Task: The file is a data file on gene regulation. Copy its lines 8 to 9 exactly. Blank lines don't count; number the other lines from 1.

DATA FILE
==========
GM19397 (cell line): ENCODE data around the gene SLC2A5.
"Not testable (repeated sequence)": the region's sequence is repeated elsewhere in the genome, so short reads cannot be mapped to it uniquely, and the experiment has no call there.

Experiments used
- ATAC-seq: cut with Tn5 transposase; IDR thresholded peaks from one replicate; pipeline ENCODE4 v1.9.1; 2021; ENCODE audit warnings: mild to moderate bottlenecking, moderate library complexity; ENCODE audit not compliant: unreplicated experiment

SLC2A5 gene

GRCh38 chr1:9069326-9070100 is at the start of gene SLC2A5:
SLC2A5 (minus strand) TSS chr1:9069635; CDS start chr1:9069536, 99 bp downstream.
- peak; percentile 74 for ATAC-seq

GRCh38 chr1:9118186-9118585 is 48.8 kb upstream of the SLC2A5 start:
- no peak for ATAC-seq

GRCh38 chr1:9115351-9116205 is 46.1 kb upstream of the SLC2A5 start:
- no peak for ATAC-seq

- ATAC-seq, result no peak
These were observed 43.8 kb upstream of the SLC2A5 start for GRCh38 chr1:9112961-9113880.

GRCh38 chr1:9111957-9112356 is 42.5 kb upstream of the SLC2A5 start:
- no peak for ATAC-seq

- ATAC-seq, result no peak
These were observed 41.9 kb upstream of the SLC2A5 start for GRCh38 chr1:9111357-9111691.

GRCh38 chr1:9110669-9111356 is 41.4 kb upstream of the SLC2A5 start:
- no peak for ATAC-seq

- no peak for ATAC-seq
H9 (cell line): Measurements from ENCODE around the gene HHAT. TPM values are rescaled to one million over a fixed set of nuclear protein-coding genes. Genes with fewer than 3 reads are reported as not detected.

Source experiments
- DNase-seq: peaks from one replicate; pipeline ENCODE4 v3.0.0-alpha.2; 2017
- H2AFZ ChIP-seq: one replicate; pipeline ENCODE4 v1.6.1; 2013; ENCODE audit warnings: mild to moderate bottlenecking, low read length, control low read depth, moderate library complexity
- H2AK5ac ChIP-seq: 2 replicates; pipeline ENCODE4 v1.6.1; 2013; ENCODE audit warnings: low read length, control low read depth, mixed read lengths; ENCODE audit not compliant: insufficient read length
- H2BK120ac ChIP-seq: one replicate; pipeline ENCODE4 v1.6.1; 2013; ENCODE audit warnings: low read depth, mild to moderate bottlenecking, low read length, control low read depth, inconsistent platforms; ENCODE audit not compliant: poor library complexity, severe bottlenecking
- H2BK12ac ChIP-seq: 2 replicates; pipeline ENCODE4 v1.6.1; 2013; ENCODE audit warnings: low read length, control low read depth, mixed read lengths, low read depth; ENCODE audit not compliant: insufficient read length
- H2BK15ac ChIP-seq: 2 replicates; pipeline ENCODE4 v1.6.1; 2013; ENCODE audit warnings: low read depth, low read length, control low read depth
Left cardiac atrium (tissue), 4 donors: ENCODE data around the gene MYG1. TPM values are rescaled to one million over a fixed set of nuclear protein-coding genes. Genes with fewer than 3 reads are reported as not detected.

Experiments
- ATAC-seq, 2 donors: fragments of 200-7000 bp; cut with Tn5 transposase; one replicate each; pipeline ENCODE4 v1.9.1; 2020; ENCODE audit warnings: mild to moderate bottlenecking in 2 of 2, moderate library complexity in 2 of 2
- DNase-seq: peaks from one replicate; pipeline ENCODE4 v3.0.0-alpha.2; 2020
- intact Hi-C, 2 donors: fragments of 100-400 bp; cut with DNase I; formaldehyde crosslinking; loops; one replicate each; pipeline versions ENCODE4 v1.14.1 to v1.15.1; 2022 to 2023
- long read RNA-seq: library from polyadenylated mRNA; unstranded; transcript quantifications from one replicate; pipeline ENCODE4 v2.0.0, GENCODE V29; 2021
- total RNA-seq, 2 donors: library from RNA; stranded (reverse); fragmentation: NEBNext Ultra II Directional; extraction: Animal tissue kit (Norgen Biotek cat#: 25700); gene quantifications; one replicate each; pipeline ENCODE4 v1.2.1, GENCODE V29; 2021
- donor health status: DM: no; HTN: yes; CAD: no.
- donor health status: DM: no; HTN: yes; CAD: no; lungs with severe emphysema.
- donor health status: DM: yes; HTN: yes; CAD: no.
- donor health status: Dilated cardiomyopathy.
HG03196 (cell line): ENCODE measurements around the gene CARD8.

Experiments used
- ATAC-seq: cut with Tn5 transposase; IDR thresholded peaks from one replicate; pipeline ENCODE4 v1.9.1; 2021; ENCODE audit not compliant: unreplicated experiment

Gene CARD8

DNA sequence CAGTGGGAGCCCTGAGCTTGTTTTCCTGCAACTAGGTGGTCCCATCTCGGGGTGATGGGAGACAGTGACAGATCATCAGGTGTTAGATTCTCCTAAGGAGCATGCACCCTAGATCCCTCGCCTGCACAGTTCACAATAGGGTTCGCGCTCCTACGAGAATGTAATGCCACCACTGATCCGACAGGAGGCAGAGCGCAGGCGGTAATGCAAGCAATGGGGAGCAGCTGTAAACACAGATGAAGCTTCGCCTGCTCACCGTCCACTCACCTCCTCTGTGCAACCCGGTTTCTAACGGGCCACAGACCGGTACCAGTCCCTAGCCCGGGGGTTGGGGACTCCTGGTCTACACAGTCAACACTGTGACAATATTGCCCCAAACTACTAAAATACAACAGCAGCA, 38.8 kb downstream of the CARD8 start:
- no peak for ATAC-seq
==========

- peak; percentile 74 for ATAC-seq

GRCh38 chr1:9118186-9118585 is 48.8 kb upstream of the SLC2A5 start: